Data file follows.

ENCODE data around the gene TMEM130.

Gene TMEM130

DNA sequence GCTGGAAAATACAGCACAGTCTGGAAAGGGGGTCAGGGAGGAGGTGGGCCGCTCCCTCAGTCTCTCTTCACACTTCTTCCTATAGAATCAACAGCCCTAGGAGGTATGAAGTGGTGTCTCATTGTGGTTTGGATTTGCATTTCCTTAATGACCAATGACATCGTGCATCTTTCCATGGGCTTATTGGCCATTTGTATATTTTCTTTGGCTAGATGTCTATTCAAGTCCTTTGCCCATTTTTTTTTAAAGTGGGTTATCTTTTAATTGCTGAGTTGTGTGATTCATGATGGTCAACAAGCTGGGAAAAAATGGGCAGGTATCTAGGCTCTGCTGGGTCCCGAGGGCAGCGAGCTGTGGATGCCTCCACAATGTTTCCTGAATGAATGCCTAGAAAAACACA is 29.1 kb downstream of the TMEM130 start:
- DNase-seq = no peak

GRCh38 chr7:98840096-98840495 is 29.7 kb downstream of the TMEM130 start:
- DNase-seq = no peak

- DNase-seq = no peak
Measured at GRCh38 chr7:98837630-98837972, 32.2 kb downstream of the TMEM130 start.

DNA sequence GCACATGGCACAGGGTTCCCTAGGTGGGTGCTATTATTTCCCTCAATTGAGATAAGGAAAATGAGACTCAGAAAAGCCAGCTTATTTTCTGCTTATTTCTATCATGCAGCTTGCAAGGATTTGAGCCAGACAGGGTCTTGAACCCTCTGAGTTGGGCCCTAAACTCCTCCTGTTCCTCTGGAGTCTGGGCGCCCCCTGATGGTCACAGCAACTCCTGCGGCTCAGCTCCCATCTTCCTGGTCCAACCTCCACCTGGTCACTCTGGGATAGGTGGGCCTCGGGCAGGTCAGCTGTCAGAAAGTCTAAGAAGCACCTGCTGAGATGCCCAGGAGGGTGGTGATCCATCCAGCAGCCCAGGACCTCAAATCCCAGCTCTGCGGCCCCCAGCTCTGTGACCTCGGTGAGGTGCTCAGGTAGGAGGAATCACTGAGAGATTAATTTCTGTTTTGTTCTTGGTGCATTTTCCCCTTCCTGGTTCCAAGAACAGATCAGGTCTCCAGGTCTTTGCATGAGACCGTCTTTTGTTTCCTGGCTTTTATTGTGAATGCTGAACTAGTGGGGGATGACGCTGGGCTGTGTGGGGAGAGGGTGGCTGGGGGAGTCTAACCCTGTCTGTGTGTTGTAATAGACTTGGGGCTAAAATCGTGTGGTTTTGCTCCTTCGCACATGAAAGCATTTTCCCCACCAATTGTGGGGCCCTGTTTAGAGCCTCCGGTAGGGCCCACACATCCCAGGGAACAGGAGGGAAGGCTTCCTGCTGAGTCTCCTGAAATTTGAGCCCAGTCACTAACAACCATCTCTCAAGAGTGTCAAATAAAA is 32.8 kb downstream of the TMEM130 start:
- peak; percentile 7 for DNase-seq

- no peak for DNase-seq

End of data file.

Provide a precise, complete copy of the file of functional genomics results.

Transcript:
ENCODE data around the gene TMEM130.

Gene TMEM130

DNA sequence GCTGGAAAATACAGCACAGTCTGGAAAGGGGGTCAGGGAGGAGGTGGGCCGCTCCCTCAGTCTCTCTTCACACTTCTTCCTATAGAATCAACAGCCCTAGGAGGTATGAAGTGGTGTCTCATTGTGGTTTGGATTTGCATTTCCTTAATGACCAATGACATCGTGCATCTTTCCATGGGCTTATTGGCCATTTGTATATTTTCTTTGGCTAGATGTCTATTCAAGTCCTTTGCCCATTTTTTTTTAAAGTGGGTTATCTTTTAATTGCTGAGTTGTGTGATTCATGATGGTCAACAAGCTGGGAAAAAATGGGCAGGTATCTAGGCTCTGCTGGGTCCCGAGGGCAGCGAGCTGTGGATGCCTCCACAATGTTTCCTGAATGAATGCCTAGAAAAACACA is 29.1 kb downstream of the TMEM130 start:
- DNase-seq = no peak

GRCh38 chr7:98840096-98840495 is 29.7 kb downstream of the TMEM130 start:
- DNase-seq = no peak

- DNase-seq = no peak
Measured at GRCh38 chr7:98837630-98837972, 32.2 kb downstream of the TMEM130 start.

DNA sequence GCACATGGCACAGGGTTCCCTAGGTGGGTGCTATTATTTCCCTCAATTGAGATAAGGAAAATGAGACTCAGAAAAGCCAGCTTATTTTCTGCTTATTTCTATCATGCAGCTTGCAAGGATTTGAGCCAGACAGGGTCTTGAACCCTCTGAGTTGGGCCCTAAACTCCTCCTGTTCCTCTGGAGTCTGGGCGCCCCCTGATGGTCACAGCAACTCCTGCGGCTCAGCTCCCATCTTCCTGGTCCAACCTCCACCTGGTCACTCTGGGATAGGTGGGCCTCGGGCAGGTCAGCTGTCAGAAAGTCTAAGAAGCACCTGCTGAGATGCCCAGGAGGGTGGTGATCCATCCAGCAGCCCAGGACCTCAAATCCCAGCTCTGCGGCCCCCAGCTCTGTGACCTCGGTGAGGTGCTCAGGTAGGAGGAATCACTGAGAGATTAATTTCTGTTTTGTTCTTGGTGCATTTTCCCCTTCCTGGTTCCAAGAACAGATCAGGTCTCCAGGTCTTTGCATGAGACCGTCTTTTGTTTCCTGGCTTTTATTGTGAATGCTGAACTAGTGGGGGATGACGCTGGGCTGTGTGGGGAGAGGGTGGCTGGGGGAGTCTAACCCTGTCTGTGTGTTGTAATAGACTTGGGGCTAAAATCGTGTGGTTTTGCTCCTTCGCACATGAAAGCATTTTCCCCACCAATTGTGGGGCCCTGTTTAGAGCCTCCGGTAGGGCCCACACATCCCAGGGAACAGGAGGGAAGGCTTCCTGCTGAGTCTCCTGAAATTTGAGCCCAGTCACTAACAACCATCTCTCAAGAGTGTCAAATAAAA is 32.8 kb downstream of the TMEM130 start:
- peak; percentile 7 for DNase-seq

- no peak for DNase-seq